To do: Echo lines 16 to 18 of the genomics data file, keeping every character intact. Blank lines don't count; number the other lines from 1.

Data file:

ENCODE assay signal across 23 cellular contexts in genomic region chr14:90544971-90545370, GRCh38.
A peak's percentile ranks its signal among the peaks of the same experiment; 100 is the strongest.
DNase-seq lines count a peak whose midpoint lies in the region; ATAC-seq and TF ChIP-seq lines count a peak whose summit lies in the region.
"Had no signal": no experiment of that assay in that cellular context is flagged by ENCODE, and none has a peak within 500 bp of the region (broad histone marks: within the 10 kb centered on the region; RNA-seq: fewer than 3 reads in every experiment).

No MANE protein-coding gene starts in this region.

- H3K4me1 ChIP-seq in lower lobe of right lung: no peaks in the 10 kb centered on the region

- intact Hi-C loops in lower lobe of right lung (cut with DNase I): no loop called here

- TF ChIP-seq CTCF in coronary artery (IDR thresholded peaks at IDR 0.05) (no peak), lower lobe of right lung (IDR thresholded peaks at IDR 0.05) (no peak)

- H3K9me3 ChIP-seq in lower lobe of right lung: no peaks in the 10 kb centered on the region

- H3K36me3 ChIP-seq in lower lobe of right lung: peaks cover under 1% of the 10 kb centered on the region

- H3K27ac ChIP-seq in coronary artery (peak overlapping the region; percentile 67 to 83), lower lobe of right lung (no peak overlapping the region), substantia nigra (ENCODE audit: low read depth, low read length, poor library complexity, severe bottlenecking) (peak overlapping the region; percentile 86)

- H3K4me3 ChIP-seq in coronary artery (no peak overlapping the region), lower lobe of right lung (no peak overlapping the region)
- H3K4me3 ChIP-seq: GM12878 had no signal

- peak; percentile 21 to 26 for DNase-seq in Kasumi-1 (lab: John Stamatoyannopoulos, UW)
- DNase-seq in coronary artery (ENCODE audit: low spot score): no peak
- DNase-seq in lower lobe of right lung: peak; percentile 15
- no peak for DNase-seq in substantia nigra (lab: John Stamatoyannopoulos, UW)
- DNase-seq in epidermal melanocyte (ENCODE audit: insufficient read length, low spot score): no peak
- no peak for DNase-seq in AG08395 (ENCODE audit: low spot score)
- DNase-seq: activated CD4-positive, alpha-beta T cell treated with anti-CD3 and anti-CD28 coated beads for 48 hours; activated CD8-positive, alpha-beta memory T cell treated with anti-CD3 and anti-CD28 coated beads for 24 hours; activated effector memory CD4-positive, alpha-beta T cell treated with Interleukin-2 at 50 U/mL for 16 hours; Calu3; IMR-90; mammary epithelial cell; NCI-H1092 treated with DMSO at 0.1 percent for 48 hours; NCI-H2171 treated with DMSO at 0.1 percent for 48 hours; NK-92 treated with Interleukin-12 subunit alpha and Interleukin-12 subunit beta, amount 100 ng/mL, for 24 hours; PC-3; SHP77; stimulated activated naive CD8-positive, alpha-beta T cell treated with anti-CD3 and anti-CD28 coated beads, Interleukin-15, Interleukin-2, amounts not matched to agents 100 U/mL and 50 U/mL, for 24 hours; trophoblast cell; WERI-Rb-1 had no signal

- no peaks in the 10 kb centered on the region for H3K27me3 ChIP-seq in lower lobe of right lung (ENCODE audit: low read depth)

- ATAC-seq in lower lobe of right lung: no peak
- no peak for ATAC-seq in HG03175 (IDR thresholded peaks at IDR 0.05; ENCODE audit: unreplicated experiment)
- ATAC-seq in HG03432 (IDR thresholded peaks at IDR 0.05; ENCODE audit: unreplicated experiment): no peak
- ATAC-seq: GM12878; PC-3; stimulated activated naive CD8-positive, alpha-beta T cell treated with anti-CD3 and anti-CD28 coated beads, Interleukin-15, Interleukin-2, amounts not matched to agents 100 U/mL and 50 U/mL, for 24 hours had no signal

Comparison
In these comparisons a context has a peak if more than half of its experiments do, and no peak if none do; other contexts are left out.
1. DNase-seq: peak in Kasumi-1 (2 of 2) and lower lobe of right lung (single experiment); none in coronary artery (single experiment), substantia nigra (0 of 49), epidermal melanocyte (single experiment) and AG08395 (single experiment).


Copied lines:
- DNase-seq in lower lobe of right lung: peak; percentile 15
- no peak for DNase-seq in substantia nigra (lab: John Stamatoyannopoulos, UW)
- DNase-seq in epidermal melanocyte (ENCODE audit: insufficient read length, low spot score): no peak